I have that same thing in Win2000 and now I google this problem and theres like “0” answers about this error… wierd…

  3. Amaroq said on February 8, 2013 at 6:08 pm

    Sigh. I’m using Windows 7 x64, and from the reading I’ve been doing, it sounds like coLinux doesn’t work on x64. So this is useless for probably a majority of Windows users.

  4. Hal Armstrong said on April 22, 2011 at 7:31 am

    I got the basic Ubuntu to install and it seems to work. I am more accustomed to KDE (Kubuntu). I followed some instructions on packages to install and switch to the KDE desktop. It takes a while to download the updates. Half a day later whenever I check back I see some files failed to download and install.

    Before getting any more detailed, is switching to KDE desktop feasible for this environment?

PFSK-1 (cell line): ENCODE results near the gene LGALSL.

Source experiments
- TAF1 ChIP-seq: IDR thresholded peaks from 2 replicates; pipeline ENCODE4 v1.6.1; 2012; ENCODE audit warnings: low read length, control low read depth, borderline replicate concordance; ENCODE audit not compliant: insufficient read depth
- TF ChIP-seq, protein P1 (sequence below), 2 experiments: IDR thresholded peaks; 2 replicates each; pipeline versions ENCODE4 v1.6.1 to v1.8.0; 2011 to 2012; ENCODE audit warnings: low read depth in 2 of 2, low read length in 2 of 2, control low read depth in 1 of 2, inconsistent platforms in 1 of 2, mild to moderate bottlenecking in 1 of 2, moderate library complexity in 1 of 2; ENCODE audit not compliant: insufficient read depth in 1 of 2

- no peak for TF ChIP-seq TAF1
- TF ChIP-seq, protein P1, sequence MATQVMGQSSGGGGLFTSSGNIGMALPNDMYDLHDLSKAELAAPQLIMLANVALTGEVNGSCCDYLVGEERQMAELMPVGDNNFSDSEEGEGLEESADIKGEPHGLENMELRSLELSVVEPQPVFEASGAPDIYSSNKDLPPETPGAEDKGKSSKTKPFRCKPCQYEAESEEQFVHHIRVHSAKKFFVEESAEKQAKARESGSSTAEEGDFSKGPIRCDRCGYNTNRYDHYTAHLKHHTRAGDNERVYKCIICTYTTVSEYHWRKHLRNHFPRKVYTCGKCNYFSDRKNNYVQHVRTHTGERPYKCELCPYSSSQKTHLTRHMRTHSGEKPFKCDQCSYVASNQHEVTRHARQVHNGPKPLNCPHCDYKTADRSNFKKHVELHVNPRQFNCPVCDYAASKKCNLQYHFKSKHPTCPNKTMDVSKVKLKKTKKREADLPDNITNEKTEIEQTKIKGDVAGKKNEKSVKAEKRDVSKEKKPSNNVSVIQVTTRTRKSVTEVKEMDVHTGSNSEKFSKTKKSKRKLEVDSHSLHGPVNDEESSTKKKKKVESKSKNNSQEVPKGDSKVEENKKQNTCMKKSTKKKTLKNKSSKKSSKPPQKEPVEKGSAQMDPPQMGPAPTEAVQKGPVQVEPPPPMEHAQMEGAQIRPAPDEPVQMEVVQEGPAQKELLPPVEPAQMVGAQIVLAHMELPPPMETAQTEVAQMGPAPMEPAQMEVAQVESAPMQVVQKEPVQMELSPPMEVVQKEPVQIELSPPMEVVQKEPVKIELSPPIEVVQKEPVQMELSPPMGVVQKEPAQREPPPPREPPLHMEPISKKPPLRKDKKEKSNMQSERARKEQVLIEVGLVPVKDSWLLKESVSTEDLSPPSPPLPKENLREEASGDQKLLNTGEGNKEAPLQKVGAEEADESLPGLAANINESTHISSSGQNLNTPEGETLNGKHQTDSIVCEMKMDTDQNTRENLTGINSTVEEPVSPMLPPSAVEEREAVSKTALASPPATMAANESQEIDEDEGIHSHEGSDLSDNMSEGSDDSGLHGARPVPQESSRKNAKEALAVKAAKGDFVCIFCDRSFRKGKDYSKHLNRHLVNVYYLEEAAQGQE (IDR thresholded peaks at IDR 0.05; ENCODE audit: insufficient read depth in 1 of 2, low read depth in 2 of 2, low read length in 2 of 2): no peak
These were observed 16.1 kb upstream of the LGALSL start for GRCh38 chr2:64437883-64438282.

5. pannet1 said on April 14, 2011 at 5:44 am

    Running Portable Ubuntu inside Windows 7. This is the fastest way to start Ubuntu or any Ubuntu flavoured Linux from within windows. Portable Ubuntu uses Hardy Heron and default password is 123456. To change it just type

  6. Jim Henley said on September 28, 2009 at 8:11 pm

    […]GHACK! JACK’S BACK![…]

    Whatever :^{>

    I ran Portable Ubuntu from XP, Service Pack 3, and Windows Blue Screened.

    Then when I rebooted, the computer hung while reading the BIOS

    Not gonna try that again…

  7. Flavio said on September 11, 2009 at 8:24 pm

    There is a new version. Portable Ubuntu Remix version DOS.

  8. Matt said on July 31, 2009 at 3:27 am

    To get rid of the taskbar use Taskbar Magic. http://rocketdock.com/addon/misc/3425

  9. Kaithy Aravind Reddy said on July 26, 2009 at 5:36 am

    this is good idea to explore linux from windows, for any one want to use linux natively and feel the linux but without losing windows which is not easy to reinstall as most of new pc won’t ship recovery mediums now a days.

  10. Oleg Aksenov said on April 7, 2009 at 3:51 pm